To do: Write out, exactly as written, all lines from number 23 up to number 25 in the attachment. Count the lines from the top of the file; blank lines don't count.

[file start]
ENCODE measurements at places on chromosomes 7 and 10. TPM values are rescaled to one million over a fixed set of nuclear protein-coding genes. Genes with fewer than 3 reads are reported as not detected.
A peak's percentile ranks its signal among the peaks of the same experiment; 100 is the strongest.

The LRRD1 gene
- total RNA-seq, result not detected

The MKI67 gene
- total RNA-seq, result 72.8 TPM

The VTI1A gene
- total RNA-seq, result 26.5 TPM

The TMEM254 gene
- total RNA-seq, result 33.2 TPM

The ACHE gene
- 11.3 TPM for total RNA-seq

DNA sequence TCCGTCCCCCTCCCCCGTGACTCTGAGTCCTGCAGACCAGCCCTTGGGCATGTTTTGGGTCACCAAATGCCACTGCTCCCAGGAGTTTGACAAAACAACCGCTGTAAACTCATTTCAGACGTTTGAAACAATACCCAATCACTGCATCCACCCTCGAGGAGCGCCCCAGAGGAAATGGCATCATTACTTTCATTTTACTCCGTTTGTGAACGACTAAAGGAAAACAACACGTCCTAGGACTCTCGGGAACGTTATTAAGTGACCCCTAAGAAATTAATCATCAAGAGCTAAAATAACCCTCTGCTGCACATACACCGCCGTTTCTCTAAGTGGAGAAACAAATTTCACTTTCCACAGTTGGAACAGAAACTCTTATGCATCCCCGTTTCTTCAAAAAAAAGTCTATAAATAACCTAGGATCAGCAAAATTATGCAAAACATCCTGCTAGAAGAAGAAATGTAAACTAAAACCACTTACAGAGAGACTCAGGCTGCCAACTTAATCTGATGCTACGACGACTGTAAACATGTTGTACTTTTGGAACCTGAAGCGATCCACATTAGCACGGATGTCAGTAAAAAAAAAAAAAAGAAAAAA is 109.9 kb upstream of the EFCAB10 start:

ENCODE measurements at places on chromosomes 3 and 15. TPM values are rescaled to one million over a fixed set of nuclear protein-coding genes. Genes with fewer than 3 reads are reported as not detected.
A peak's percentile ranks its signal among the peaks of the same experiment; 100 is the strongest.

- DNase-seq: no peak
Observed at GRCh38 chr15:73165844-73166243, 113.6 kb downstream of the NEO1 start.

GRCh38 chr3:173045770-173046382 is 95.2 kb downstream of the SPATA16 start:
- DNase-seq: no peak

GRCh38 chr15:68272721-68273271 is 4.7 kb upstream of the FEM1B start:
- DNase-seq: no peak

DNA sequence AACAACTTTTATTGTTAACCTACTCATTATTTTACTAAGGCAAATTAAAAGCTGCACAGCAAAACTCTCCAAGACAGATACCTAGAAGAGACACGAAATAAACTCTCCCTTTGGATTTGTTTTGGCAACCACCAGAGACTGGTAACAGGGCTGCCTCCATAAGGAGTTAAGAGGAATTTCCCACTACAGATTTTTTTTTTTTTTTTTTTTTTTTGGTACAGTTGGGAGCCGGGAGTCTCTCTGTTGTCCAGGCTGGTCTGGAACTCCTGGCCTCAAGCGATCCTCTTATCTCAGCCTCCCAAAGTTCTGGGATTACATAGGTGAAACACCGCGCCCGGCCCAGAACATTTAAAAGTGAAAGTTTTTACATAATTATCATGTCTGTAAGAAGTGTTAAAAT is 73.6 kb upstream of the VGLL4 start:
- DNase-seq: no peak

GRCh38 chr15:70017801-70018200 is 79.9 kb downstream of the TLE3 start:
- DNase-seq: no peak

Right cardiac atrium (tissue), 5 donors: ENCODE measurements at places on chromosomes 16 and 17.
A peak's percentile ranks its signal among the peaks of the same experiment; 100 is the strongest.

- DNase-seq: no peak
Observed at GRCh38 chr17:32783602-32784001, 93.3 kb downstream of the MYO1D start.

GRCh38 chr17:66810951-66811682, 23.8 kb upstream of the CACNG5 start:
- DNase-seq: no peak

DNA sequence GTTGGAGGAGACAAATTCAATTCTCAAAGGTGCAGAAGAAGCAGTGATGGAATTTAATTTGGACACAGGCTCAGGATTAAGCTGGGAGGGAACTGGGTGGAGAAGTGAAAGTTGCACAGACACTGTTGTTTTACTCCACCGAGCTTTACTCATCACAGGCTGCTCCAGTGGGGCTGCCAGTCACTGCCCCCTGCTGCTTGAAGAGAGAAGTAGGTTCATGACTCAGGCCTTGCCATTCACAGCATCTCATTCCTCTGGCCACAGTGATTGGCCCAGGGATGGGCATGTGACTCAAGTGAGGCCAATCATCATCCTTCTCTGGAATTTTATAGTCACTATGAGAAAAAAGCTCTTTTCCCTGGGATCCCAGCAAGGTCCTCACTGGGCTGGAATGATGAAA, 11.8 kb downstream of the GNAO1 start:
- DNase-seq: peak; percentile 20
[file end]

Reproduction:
- DNase-seq: no peak

GRCh38 chr15:70017801-70018200 is 79.9 kb downstream of the TLE3 start:
- DNase-seq: no peak